Do bosses really care about what time you start work?
I spoke with a Senior Vice President of Human Resources at a Fortune 100 company who said, “Start and end times… is there such a thing nowadays?” In a world where we check our email before we get out of bed in the morning and right before we go to sleep, that’s a fair question.
The short answer is, yes. The longer answer ties into many surprising factors that vary from each company, department, boss and job. And the reasons why can determine whether or not you build relationships
that help you get bigger, more visible projects that lead to a promotion
To get a sense of best practices, I spoke with five bosses from five different industries: technology, health care supply management, fashion, animation and consulting. The one thing they all had in common: don’t assume anything!
Here are five tips from five bosses:
1. Watch and learn.
Transitioning into a new company or job comes with a million unspoken rules. Until you understand the culture, play it safe. The best person to watch and learn from is your boss. Bosses who start early naturally favor those who do the same, even when they say they don’t care. If Your boss might say she doesn’t care when you come in but if she is at the office or online every single day by 9 a.m., she probably cares more than she’s willing to admit.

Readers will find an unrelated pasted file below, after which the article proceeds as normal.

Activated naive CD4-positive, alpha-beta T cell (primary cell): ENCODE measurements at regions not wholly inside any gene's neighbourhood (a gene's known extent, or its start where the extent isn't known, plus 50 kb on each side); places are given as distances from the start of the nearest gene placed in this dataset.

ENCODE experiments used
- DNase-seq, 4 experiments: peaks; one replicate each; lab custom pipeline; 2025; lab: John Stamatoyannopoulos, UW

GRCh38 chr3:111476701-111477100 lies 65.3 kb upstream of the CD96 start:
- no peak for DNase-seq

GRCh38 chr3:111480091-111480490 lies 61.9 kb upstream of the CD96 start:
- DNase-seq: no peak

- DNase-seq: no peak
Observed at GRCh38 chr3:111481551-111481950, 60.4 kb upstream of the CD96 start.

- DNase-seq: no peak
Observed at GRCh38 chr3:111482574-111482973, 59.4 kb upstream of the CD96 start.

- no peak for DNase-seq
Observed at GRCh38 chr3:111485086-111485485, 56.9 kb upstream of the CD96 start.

The bottom line: Pay attention to what others are doing (especially your boss) and follow suit.
2. Ask questions.
If you aren’t completely sure, your boss would rather you ask a silly question than assume you know the answer. If you don’t feel comfortable asking your boss, ask a colleague. Or better yet, ask several colleagues to be sure you’re getting the full picture and not just one opinion.
The bottom line: Ask rather than assume.
3. Be responsive.
The murkiness of start times comes from our instant and constant access to email. Does your day start when you roll over in bed and check your work email before you even get dressed? Or does it start when you physically show up (in the days where you did physically show up)? All bosses I spoke with agreed that they want to see your answers in a timely way. Not sure what timely means? Ask! Some companies have a guideline for what responsive means for them, typically within 24 hours.
The bottom line: Many bosses don’t care when you start work as long as you are responsive.
4. Show you care.
All the bosses I spoke with agreed that you can’t fake a good attitude. They care more that you’re responsive, inquisitive and willing to do whatever it takes to get your job done rather than sitting at your desk, or in front of your laptop at home, at 9 a.m. Answer your emails in a timely manner and let your boss know if you’re overwhelmed. If you let things slide, it’s easy for your boss to interpret that as not caring about your job.
5. Make your boss look good.
Everyone wants to get ahead and look good to her boss, including your own boss. If you buck the trends in 1 - 4 above and other people start complaining
about you, your boss will look bad. It doesn’t matter how good your work is when your boss has to spend time defending you— or defending her decision to keep you on. Make your boss into your ally.
The bottom line: Your boss will be more apt to promote you when you’re allies.